In another embodiment, a small disposable film patch composed of polyolefin, polyester, or polyacrylate and having an SMMR dispersed into a transfer gel applied to the transfer side of the film patch, is used for SMMR application. The patch is applied with the gel side toward the skin and the gel contacts the external surface of the skin. Following the gel application, a poration or passive transfer technique is used to introduce the mixture into the appropriate skin layer(s) (as described above). Another embodiment of the SMMR application involves the use of a reservoir containing molecular tag or SMMR. This reservoir is used to either automatically or manually dispense a dose of the SMMR mixture topically prior to poration or passive transport. A non-limiting example of a topical dose is a small dot or spot from 100 μm to 5 mm. A smaller area is preferred in most embodiments, but a larger area is also contemplated. For measurement of glucose, the SMMR is placed in the keratinocytes at 30 μm to 50 μm and up to 175 μm so that placement is precisely in the specific layer of the epidermis (e.g., above the dermal papillae and within or above the stratum basale), within a comparatively homeostatic keratinocyte stratum. The molecular tag or SMMR penetrates into the skin for some period of time (depending upon molecular size and solvent mixture used) to allow activation following passive diffusion kinetics (i.e., mass transport). Once activated, the change in fluorescence response of the skin cells to changes of extracellular and intracellular glucose is monitored directly using an optical reader.
An active mechanism utilizing tissue permeation, electroporation, laser poration, or ultrasonic poration is another procedure for introducing SMMRs into the skin. Pulse lengths for poration technologies are provided below. An example of an ultrasonic poration device includes those manufactured by Sontra Medical Corporation, Cambridge Mass. Sontra and other commercial manufacturers of devices useful for this application have previously described a method for sensing glucose directly in the interstitial fluid surrounding the skin cells by removing fluid or gaining access to removed fluid for analysis. See e.g., J A Tamada, M Lesho and M J Tierney, “Weekly Feature: Keeping Watch on Glucose—new monitors help fight the long-term complications of diabetes.” IEEE Spectrum Online, Jun. 10, 2003 at website: <http://www.spectrum.ieee.org/WEBONLY/publicfeature/apr02/glu.html> (last visited Jun. 26, 2003). The methods and compositions of the invention do not remove fluid but, rather, place small quantities of solution containing low concentrations of SMMRs into the skin for direct reading of the SMMR fluorescence spectral characteristics as an indication of both epidermal skin and blood glucose levels.
For some reporters above 1,000 daltons in size, electroporation may be used to introduce reporter into tissue. Electroporation has been utilized for introducing chemotherapy treatments, for introduction of DNA into living cells and tissues, and broadly recommended for introducing materials into tissues for cosmetic or medical treatment applications. If poration schemes are used, the optimized settings for an electroporation device are achieved by commercially available or by a customizable device having settings that provide conditions as described within this invention. Commercial systems utilizing a square wave voltage pulse have been described within the literature, such as those available from Genetronics Biomedical Corporation, 11199 Sorrento Valley Road, San Diego, Calif. 92121. Such a small device can be inexpensively made to have one or more constant settings for the optimized conditions disclosed for this invention.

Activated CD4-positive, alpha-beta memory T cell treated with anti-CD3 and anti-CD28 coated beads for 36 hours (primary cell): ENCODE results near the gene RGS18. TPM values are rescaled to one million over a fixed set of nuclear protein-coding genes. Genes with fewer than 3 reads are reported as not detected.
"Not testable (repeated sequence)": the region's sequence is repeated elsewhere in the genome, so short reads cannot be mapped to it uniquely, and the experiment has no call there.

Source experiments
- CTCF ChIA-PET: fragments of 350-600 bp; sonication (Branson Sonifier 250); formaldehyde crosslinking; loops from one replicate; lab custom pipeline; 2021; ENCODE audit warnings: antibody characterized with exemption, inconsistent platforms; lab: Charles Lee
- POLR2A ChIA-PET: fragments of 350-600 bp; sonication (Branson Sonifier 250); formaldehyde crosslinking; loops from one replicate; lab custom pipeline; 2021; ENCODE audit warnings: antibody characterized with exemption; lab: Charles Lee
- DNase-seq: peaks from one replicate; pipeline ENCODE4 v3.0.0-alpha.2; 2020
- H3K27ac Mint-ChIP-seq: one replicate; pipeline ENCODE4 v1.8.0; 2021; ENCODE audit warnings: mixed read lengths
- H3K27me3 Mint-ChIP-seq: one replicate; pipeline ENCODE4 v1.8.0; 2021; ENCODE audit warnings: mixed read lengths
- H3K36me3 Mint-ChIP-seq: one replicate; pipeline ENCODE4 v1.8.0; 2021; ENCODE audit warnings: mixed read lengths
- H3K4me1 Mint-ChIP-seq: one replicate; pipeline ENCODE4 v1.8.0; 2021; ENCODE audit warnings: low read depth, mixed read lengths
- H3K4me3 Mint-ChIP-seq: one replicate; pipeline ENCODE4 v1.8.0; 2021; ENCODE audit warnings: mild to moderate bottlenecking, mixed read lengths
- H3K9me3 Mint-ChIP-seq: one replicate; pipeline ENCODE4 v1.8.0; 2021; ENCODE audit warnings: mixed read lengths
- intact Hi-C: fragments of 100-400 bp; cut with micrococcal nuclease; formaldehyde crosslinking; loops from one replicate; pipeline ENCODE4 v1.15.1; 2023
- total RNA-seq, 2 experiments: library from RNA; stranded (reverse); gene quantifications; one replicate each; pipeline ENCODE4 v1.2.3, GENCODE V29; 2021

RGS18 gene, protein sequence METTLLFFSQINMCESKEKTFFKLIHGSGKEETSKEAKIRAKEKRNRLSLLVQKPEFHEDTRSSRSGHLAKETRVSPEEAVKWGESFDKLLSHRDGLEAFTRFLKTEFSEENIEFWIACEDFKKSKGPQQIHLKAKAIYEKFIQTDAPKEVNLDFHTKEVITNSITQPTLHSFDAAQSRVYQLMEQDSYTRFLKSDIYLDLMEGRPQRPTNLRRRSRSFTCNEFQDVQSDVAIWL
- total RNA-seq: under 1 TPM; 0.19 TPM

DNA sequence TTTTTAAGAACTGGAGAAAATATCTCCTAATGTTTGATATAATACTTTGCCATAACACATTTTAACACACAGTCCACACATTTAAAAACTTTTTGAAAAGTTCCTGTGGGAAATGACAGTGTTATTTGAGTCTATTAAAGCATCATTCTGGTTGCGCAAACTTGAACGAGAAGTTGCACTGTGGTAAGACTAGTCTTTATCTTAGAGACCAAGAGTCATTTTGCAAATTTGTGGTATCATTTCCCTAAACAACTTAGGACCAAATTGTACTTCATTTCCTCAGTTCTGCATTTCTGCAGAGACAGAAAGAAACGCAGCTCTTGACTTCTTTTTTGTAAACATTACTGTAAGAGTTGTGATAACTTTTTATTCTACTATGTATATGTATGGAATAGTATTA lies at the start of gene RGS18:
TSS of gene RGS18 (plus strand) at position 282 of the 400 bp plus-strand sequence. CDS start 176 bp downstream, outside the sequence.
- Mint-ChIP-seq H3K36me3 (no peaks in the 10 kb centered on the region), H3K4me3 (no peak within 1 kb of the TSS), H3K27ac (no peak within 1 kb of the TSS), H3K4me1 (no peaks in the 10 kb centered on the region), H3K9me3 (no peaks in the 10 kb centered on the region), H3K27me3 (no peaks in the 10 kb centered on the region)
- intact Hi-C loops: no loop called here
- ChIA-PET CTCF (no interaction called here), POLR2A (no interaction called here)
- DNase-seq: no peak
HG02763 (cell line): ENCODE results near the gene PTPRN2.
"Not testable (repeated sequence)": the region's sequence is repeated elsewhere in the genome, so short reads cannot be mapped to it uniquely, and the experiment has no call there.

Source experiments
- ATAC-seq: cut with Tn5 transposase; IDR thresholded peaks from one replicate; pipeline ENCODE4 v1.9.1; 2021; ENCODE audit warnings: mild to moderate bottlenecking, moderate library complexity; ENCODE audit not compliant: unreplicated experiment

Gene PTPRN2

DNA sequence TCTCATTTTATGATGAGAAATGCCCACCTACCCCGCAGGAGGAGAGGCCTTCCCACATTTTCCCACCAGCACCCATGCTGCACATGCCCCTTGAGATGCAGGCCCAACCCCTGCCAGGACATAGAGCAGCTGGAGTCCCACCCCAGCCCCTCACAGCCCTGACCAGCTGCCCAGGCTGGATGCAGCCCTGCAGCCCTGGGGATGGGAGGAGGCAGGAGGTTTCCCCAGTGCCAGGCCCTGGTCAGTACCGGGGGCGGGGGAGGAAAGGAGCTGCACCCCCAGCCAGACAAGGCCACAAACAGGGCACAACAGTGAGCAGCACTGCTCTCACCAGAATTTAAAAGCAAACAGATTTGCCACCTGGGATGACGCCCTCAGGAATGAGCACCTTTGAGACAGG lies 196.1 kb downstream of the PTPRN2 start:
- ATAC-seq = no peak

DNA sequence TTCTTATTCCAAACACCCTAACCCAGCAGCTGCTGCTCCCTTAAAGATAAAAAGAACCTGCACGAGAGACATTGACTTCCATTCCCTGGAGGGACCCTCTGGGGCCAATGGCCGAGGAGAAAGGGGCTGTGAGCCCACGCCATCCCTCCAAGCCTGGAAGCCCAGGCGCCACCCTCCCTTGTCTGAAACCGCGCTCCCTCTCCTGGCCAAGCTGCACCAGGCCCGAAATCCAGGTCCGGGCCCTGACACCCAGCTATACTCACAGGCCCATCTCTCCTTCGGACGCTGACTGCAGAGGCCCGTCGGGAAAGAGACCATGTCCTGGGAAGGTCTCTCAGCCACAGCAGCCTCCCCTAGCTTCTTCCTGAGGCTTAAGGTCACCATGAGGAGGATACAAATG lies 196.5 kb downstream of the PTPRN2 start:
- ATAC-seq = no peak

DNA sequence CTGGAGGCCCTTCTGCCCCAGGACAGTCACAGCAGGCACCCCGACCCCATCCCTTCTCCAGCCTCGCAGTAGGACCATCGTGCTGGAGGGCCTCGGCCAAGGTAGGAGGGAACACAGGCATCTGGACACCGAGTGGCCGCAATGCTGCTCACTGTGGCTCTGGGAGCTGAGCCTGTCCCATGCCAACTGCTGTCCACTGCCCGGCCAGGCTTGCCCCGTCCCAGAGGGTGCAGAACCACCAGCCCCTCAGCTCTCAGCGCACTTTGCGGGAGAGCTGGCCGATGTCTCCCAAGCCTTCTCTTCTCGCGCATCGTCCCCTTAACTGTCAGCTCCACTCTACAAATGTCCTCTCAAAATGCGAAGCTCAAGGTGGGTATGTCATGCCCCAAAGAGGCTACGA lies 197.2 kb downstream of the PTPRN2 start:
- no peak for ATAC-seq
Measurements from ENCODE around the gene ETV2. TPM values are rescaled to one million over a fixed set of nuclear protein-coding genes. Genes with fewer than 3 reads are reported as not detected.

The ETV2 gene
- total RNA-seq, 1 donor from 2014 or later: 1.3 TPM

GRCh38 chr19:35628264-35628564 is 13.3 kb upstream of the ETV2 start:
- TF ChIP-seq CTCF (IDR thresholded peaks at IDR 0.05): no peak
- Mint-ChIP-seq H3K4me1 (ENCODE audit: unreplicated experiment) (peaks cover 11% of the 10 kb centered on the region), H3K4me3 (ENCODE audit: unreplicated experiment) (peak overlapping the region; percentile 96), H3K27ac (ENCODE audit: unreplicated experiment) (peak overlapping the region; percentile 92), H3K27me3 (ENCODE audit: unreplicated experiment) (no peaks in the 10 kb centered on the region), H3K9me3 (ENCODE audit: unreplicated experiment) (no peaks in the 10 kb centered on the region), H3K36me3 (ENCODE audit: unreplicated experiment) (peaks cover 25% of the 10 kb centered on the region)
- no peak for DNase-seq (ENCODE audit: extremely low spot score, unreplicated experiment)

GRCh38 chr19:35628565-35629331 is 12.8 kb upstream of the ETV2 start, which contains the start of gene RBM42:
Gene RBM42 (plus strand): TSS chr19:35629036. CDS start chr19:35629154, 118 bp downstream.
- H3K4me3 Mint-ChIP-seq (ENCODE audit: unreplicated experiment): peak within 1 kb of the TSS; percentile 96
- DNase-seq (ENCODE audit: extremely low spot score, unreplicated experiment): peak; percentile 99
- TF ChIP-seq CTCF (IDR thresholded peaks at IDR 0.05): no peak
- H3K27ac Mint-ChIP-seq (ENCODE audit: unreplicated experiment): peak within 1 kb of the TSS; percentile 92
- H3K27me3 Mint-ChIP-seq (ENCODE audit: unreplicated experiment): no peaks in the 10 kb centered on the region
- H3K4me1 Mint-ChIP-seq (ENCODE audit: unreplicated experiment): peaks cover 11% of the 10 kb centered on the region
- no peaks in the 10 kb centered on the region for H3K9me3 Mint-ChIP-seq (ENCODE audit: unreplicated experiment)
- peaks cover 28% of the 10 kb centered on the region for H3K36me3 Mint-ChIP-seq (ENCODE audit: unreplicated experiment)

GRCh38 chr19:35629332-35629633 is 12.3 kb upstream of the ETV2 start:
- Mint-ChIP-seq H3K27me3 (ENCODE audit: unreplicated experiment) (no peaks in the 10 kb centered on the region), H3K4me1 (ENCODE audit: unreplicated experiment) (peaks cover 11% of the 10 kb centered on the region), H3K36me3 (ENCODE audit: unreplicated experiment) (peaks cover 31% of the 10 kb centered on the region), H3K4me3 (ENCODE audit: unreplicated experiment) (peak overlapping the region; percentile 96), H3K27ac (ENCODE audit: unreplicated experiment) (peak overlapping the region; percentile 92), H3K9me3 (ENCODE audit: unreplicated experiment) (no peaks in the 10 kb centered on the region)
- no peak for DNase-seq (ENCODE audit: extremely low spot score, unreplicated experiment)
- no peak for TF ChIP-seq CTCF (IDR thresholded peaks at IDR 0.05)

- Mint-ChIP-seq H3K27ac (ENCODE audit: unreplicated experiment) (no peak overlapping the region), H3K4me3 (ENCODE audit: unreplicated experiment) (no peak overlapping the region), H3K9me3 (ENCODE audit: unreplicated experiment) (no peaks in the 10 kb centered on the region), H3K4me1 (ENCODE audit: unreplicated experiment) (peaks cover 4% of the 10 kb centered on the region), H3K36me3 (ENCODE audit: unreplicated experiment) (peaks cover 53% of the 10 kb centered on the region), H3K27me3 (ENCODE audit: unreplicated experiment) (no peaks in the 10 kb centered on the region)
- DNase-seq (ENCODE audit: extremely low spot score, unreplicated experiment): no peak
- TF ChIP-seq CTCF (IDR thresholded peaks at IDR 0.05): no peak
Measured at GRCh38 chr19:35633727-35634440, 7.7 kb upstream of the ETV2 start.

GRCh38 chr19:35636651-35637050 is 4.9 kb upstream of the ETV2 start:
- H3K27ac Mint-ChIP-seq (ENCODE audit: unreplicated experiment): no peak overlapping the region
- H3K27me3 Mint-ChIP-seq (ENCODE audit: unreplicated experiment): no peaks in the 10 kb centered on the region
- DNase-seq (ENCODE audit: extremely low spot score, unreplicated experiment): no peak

Electroporation uses a short pulse electrical field to alter cell membrane permeability. Micro-pores form in the membrane of skin cells allowing the introduction of various molecular size mixtures into the cells at an appropriate depth of penetration for this specific inventive application. When the electric field is discontinued, the cells return to normal and one or more SMMRs introduced into the cell using the technique remains at the cellular site specifically within the epidermal cell until either the dye is chemically degraded and disposed of within the tissue or is sloughed off in a normal desquamating cycle. The process of sloughing off (or desquamation) follows a normal ten-day to twenty-day (typically fourteen-day) cycle as the residence time of epidermal keratinocytes moving from the basal layer (stratum basale) to the desquamating layer of the stratum corneum.
When employed, electroporation is optimized for use in this invention by selection of voltage range (from about 40 to 90 Volts), gap distance (from about 0 to 2 mm), pulse length (from about 150 to 250 ms), number or pulses (from about 1-10), pulse interval (from about 5 to 60 s), specific electrode design, and desired field strength (from about 40 to 60 V/cm). In addition, the selection of molecular tag molecules, solvent molecules, concentration, and lag times relative to measurement onset is determined as precisely as possible. In certain embodiments, specific parameters are determined empirically using specific solvent and SMMR selection. For example, optimization of electroporation involves the following specifications:
Electroporation also facilitates the delivery of dyes bound to large molecules that serve as anchors such as polymer beads, large polysaccharides, or colloidal particles. These approaches are contemplated as being within the invention, but are less advantageous in that the particles are often too massive to pass through the stratum corneum without active poration or mechanical injection. Once in the skin, they do not readily dissolve or organically reabsorb into the body. Such less desirable approaches would create undesirable particles that would either remain in place indefinitely or accumulate in lymph nodes, in other circulatory cavities and/or in other organ sites.